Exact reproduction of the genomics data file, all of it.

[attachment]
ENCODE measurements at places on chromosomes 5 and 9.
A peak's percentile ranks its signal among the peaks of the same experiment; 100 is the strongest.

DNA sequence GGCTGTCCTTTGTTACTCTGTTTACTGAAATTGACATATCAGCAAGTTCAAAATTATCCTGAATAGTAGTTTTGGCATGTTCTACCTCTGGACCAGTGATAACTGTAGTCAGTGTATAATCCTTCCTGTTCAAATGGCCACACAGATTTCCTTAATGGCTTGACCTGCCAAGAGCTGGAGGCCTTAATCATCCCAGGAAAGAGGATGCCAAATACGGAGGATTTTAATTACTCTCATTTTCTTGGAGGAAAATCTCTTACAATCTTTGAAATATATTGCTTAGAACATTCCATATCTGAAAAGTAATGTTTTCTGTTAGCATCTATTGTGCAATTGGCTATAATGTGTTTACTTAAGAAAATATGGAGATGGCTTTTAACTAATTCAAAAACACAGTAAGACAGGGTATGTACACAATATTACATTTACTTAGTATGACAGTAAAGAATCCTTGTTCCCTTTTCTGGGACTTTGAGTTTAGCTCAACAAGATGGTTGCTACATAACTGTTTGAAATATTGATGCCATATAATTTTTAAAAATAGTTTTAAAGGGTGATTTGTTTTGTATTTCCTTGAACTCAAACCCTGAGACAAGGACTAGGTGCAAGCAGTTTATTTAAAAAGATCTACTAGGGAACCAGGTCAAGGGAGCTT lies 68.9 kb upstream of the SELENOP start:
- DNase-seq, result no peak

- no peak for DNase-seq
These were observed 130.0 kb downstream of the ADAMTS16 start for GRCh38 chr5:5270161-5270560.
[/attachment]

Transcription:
ENCODE measurements at places on chromosomes 5 and 9.
A peak's percentile ranks its signal among the peaks of the same experiment; 100 is the strongest.

DNA sequence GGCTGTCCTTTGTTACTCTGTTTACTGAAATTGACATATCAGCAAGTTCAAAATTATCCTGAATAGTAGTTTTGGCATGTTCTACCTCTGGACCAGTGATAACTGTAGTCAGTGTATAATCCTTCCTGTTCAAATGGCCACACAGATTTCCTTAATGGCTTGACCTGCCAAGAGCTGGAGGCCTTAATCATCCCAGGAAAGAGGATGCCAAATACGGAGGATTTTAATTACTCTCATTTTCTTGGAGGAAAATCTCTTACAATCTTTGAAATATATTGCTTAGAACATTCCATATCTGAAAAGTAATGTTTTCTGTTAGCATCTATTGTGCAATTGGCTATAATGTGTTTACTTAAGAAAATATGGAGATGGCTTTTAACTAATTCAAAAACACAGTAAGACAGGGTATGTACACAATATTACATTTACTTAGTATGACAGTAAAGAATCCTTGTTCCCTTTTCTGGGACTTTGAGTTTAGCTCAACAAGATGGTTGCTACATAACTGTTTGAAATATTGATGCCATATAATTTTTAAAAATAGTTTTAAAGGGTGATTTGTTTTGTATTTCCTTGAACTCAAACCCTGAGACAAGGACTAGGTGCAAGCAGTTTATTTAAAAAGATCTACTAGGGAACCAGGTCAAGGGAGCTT lies 68.9 kb upstream of the SELENOP start:
- DNase-seq, result no peak

- no peak for DNase-seq
These were observed 130.0 kb downstream of the ADAMTS16 start for GRCh38 chr5:5270161-5270560.